In My Side of the Mountain by Jean George, why does Sam decide to run away from home?

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While Sam Gribley does originally plan to run away from home, his father discovers his plans and tells him that he will be allowed to travel to the abandoned Gribley farm to attempt to live off of the land provided that he let people in town know where he is....

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While Sam Gribley does originally plan to run away from home, his father discovers his plans and tells him that he will be allowed to travel to the abandoned Gribley farm to attempt to live off of the land provided that he let people in town know where he is. In this way, he does not "run away" in the traditional sense but is allowed to go by his father, who believes that after a very short time without modern comforts, Sam will return.

This turns out to not be the case at all. Sam leaves his home because he finds his cramped living situation completely unbearable and craves the freedom and adventure provided by living in open nature and off the land. Sam carefully studies survival skills and proves to be extraordinarily talented in regard to being self-sufficient. With his accumulated skills, Sam proves that he is able to live in the wild indefinitely.

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In the first two chapters, you’ll find three reasons why Sam Gribley left his home in New York City to run away to the Catskill Mountains. Near the end of Chapter One, titled “In Which I Hole Up in a Snowstorm,” Sam shares some details about his family life. He has four sisters and four brothers; so together with his parents, they total eleven people living in one apartment. It must have been a tight and uncomfortable space.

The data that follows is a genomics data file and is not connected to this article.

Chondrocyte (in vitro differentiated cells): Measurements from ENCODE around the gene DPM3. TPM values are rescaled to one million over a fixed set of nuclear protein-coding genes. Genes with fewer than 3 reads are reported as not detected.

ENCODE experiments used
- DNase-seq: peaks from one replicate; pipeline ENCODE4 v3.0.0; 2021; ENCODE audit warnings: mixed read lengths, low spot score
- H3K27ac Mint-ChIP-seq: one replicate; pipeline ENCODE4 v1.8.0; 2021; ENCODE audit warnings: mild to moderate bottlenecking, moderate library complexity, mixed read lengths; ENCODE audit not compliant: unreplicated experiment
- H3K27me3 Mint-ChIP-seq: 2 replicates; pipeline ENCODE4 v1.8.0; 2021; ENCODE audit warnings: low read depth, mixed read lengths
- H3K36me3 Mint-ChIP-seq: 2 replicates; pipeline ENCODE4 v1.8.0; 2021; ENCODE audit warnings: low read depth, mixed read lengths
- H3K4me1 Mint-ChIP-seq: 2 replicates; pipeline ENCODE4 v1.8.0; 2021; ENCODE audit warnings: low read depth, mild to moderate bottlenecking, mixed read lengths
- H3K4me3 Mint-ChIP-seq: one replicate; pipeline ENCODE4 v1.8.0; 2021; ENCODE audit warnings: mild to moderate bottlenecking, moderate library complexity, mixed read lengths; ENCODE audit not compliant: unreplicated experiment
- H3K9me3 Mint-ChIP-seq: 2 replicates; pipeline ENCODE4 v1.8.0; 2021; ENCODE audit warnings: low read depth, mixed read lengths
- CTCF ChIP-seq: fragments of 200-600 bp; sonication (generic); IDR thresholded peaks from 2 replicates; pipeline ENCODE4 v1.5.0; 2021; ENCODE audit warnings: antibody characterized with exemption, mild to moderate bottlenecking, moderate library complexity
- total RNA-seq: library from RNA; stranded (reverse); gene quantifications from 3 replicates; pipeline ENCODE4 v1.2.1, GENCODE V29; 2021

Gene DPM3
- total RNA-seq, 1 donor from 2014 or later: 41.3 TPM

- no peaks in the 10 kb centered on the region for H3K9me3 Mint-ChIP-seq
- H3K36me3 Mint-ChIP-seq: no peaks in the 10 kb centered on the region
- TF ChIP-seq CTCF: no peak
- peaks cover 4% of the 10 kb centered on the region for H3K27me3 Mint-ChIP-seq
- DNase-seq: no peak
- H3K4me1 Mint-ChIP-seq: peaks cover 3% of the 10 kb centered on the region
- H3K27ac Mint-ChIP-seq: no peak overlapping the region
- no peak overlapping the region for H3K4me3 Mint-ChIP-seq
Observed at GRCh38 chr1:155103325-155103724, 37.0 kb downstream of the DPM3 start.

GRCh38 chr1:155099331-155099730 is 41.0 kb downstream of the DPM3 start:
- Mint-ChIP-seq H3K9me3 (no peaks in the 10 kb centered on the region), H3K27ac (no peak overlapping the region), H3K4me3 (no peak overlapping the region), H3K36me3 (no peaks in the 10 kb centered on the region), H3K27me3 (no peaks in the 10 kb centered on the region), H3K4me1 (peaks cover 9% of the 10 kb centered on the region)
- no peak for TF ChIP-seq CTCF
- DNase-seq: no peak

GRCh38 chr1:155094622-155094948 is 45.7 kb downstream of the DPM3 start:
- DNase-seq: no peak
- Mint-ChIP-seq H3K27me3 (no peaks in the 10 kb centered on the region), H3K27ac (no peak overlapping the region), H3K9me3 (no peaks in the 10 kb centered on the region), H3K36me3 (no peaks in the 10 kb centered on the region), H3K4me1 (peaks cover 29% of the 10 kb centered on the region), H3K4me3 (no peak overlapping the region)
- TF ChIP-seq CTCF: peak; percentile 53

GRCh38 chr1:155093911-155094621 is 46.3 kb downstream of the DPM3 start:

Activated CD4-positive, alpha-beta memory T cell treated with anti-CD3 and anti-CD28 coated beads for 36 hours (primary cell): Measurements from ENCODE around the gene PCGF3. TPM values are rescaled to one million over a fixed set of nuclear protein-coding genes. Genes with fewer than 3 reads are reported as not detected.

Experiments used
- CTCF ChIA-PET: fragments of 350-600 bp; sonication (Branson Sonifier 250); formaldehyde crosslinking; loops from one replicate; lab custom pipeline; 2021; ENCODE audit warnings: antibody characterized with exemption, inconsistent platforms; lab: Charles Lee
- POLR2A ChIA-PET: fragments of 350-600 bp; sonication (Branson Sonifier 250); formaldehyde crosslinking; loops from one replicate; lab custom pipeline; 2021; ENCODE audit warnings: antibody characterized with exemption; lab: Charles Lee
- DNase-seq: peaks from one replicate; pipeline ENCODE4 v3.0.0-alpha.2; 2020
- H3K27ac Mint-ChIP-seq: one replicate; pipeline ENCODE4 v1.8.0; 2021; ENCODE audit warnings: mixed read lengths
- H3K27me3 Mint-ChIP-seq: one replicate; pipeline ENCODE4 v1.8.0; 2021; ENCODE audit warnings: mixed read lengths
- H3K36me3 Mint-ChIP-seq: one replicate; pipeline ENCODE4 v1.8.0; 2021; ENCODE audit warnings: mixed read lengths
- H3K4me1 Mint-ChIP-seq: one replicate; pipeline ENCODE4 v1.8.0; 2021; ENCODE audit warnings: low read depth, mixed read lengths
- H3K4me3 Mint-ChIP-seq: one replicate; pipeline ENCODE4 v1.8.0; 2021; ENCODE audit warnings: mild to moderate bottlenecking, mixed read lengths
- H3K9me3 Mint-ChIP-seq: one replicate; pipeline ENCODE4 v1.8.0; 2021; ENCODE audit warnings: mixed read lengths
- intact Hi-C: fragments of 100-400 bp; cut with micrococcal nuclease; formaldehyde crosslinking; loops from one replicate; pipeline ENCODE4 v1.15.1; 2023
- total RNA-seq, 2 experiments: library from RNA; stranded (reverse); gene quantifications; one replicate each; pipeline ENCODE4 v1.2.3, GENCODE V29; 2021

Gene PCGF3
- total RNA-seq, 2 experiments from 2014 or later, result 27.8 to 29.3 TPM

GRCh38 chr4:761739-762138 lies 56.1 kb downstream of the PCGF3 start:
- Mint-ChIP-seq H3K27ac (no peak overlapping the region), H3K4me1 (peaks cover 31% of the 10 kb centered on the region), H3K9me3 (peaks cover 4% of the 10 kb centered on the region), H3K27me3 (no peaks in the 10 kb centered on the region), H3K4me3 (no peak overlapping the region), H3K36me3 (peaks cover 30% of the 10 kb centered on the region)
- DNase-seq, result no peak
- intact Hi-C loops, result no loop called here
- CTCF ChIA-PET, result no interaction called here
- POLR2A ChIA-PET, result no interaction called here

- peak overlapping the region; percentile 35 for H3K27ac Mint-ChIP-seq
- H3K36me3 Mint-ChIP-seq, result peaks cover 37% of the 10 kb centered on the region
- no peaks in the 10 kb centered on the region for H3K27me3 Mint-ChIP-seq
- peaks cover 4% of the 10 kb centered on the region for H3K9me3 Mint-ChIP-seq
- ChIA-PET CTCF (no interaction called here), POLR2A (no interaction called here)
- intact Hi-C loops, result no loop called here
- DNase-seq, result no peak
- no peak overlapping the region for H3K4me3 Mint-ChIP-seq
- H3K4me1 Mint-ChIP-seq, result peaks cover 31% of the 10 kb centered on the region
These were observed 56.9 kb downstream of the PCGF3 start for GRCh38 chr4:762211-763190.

And not one of us liked it, except perhaps little Nina, who was too young to know. Dad didn’t like it even a little bit. He had been a sailor once, but when I was born, he gave up the sea and worked on the docks in New York.

Sam evidently wanted to get out, to a place where he could be on his own and could breathe. Then we learn that Sam’s ancestors once owned property in the Catskills. His father told him:

“That land is still in the family’s name. Somewhere in the Catskills is an old beech with the name Gribley carved on it. It marks the northern boundary of Gribley’s folly – the land is no place for a Gribley.”

Sam lets us know that he has since found the beech tree and the carved name, and that he thinks the area is just the right place for a Gribley to live.

In the second chapter, titled “In Which I Get Started on This Venture,” Sam tells us that his father once ran away from home but chickened out and was back before nightfall. Sam wanted to do likewise, but instead go off to the famous Gribley land.

Everybody laughed at me. Even Dad. … He had roared with laughter and told me about the time he had run away from home. … Then he told me, “Sure, go try it. Every boy should try it.”

So Sam did. And he found success living on his own, on or near the Gribley land. And part of him wanted to prove especially to his father that he could do it.

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